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Mental Health & The Black Community:Prison by Another Name?
September 4, 2017 @ 7:00 pm - 9:30 pm
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This forum provides a regular platform to discuss key issues regarding #BAME #mentalhealth, in an open and supportive environment. The evening will include discussions, a feature presentation and Q&A segments. All are encouraged to attend as we continue to move the conversation forward.
Our guest speaker for the evening is #PatrickVernon #OBE, Director of #BlackThrive
The seminar’s agenda will share personal experiences of #mentalhealth service users and highlight real examples of institutional failures and successes. It is a space where service users, professionals, and others in the community can converse and move towards a solution-oriented community framework.
The forum will feature open discussions, a feature presentation and Q&A segments.
Topics of discussion include
- Institutional #racism?
- Factors limiting access to mental health care support
- Patient experience
- What can be done to improve negative outcomes?
About our speaker Patrick Vernon OBE, Director of Black Thrive
Patrick brings a wealth of experience, he is an associate member for the Department of History of Medicine at Warwick University, Non-Executive Director of Camden and Islington Foundation Trust, a Clore Fellow, film maker and cultural historian and founder of Every Generation and the 100 Great Black Britonscampaign. He is also a patron of two charities, Santé, a charity which aims to improve asylum seekers’ rights and health access particularly mental health access and ACCI, a black mental health charity in Wolverhampton.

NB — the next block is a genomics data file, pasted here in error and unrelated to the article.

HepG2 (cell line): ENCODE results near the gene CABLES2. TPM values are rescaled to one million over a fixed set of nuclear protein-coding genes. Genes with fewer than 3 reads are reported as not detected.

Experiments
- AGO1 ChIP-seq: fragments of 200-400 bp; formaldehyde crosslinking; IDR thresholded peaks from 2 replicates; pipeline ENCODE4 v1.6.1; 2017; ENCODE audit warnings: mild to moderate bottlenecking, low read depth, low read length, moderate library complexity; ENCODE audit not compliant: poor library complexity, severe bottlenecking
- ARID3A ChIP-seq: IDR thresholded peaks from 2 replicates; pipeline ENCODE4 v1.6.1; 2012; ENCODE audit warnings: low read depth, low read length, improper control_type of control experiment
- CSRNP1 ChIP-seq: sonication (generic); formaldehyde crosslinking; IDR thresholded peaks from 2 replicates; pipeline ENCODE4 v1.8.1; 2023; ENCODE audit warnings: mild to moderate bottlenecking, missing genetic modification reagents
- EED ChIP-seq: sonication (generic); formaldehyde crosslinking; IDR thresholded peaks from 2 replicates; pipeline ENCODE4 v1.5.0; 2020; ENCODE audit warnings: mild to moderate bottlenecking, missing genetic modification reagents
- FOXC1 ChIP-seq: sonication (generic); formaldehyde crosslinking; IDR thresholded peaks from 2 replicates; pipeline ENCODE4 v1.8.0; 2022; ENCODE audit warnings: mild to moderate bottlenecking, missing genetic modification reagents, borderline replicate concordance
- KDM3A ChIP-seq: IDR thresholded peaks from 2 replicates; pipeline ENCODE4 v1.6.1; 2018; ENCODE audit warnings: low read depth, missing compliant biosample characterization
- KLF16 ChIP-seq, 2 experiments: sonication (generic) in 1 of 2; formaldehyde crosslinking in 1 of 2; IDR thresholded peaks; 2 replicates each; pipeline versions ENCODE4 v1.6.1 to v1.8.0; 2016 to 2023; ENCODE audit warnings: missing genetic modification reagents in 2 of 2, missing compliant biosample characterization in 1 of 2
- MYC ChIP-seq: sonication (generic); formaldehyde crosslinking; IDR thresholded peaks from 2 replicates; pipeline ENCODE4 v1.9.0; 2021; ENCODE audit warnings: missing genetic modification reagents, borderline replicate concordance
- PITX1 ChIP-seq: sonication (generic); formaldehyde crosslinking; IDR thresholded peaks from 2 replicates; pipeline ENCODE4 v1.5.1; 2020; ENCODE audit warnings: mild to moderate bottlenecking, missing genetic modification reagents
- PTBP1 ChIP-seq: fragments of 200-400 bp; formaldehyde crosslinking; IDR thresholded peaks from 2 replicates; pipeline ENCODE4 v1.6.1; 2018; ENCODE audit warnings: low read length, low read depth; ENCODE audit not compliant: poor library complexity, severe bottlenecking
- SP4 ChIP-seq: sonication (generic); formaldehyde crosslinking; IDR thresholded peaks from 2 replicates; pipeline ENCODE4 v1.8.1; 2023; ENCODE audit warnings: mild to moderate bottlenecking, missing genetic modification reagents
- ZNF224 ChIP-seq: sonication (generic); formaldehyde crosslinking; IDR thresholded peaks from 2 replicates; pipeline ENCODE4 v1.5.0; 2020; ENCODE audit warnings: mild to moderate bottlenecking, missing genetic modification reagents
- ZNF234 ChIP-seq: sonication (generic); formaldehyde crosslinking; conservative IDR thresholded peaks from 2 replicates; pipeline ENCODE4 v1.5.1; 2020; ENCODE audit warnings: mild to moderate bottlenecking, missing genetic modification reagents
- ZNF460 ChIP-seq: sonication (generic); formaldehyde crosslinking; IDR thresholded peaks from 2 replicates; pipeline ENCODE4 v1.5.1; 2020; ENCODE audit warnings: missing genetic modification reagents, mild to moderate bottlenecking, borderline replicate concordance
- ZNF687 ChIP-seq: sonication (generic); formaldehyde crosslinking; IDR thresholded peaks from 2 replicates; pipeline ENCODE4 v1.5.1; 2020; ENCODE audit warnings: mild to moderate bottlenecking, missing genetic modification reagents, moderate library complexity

Patrick’s former roles include Chief Executive of Afiya Trust, Health Partnership Coordinator for National Housing Federation, Committee member of Healthwatch England, advisory board member for Time to Change, ministerial advisory group member for mental health and member of the independent Metropolitan Police inquiry on Mental Health and Policing.
#Blackmen are 17 times more likely to be diagnosed with a psychotic illness when compared to their white counterparts, 44 % more likely to be detained under the Mental Health Act, and 29% more likely to be subjected to control and restraint measures to coerce them into mental health services. Black men are also twice more likely to be referred to #mentalhealth services through Police or Court services than their white counterparts.
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